Malign influence, no matter who undertakes it or for what goal, will seek to interfere in domestic political processes and/or disrupt the existing social or political order. Malign influence is also more likely to be covert or disguised, less likely to give importance to honesty or fairness, and – by definition – be malicious.

Benign influence further differs from malign influence in that the former demonstrates a greater respect for national sovereignty and operates in ways that are consistent with the international rules-based order. In practice, though, benign and malign influence can appear in combination as part of ongoing geopolitical manoeuvring.

1 Civil society refers to the networks of communities and groups that exist between the individual/family and the state.
2 The public sphere refers to the areas within social life and civil society where people discuss political and societal matters.

Scales of influence: micro, meso, macro

The three main sections of this report outline how influence operates at levels from micro through meso to macro.

At the micro (individual) level, the concept of influence is grounded in the role of the human perceiver – that is, how aspects of people’s cognition (biases, heuristics) and emotions, as well as identities and group memberships shape openness, or resistance to, influence.

At the meso (group) level, the report continues to consider how social identity factors and social influence processes relate to either an openness or resilience to malign forms of influence, as the focus turns to group structure, networks, culture, norms, interactions, power and conflict dynamics.

At the macro (inter/national) level, the report focuses on the geopolitics and geo-economics of strategic competition in addition to softer approaches to influencing states which include the role of international institutions, diplomacy, and other forms of strategic cooperation.

The three levels of analysis are explained in depth in their respective sections of the report. While they are presented separately, these different dimensions of influence are inter-related. Analysis of influence requires therefore recognition of its multidimensional nature, involving individuals, groups, societies and nations, and the interactions between micro, meso and macro levels.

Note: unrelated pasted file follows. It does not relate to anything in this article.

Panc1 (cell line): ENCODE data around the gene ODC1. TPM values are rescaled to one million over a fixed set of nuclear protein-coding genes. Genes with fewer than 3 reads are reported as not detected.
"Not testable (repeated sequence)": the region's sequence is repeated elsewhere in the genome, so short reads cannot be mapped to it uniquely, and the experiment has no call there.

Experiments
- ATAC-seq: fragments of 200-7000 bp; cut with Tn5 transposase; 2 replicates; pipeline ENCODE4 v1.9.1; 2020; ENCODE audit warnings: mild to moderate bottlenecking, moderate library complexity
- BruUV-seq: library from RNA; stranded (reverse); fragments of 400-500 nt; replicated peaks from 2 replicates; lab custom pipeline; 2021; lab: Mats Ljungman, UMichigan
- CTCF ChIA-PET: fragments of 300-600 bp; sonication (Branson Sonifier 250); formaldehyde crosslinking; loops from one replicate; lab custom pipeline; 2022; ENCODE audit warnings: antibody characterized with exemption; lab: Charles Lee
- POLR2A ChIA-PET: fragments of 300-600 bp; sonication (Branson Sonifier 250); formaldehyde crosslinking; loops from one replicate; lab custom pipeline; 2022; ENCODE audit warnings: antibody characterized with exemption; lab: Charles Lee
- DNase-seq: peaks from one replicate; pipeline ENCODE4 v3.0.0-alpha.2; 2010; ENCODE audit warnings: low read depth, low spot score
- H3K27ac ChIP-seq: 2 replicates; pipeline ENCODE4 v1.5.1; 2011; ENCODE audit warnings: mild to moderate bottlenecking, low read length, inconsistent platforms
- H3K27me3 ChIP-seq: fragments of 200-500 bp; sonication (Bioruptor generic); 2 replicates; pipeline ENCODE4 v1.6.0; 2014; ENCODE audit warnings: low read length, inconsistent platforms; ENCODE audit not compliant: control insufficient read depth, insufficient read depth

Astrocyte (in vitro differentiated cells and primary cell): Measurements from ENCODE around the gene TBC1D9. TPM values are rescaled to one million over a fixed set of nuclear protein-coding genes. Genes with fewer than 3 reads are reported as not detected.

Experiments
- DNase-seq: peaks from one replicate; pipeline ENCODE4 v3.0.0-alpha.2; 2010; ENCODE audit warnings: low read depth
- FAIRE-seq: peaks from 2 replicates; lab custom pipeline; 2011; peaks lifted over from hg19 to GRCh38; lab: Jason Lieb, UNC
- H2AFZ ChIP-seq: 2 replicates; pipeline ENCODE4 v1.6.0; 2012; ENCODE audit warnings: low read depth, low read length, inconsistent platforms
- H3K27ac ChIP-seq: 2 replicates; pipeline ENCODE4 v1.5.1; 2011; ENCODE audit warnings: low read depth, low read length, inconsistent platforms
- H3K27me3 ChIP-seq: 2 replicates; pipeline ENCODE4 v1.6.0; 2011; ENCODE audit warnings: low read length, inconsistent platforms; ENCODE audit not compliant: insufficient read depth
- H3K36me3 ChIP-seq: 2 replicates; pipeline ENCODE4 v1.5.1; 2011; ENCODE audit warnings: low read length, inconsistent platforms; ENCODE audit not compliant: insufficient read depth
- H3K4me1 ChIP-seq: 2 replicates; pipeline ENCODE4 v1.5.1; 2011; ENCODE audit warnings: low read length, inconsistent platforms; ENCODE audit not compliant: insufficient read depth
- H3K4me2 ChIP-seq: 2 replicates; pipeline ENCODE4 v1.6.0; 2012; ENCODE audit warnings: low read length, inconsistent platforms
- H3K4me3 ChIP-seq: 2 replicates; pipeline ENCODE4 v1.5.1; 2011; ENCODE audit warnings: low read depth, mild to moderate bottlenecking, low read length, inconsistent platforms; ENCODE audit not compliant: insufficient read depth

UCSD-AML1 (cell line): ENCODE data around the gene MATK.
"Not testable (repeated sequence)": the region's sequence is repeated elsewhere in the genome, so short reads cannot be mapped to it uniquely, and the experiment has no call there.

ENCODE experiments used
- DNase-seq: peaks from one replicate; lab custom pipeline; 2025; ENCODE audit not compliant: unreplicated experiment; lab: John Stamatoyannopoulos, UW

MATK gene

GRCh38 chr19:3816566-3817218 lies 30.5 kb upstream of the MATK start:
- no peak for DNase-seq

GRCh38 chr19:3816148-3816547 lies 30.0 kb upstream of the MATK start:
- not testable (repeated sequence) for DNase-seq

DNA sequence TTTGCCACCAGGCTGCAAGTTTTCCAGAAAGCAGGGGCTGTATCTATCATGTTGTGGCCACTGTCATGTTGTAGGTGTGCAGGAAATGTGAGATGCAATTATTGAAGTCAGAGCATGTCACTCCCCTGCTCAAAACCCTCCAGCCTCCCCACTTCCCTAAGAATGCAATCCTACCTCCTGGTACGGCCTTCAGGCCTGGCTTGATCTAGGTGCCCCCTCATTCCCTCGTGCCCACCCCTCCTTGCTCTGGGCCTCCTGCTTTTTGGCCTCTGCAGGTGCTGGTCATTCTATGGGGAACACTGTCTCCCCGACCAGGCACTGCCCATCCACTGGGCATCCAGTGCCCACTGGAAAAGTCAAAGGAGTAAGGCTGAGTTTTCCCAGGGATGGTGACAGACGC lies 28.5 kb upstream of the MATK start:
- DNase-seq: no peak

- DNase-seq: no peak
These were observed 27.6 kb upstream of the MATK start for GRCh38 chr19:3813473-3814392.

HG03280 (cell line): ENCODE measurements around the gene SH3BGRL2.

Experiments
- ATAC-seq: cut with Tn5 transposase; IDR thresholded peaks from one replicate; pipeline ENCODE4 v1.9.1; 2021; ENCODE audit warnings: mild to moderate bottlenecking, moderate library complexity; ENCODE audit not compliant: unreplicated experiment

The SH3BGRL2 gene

The need for multi-level analysis is the case whether the analysis in question concerns influence actors, actions, or effects. Influence effects can occur at multiple levels, and inter-relations between levels can in turn result in effects that are ongoing or aggregated.

Moreover, inter-relations between influence effects may be more than the sum of their parts and may develop over time into unforeseen and more widely ranging outcomes, typically referred to as second and third order effects depending on how long-term and widespread they are. Approaches to the empirical analyses at, and between, these various levels are outlined in the companion Influence Indicators report.

Micro, meso and macro levels of analysis share an emphasis on the active nature of the actors involved in, and targeted by, influence efforts. Whether concerning individuals, groups, societies, institutions, or nations, understanding how influence operates is predicated on an understanding of those at whom influence efforts are directed — in other words, this speaks to the need for sophisticated and contextualised target audience analysis.

Influence and audiences / publics / networks

Understanding target audiences is a foundational prerequisite for influence efforts. This includes insights related to cross-cultural awareness, communications campaign planning, creative and targeted messaging, and evaluation of campaign processes, activities, and outcomes. These types of activities have developed over a long history, based in part on the types of communications technologies and practices that have been intrinsic to their operation. A brief outline of these developments is included in Appendix B.

Audiences can refer to individuals, groups, societies, nations, and international assemblages. At macro and meso levels, at the level of the nation state, or groups within the nation state, audiences are often referred to as publics. This is to denote the connection between (1) the many private lives and interests, individually and collectively, of citizens and (2) the formation of political power and the development of public policy that occurs in the (idealised) realm of the public sphere, a space for debate and discussion and the public opinion.

Conceptions of audiences /publics vary; many are underdeveloped in ways that diminish their utility. Szostek (2020) for example outlines some problematic assumptions about influence that arise out of the use of the language and concepts of information warfare. First, that information can be targeted like a weapon to achieve a predictable result. Second, that audiences engage with an adversaries’ influence efforts because they are vulnerable. Third, that ‘winning’ requires having a target audience believe and respond to certain information. While not irrelevant, these assumptions are insufficient, and if uncritically adopted may be deleterious.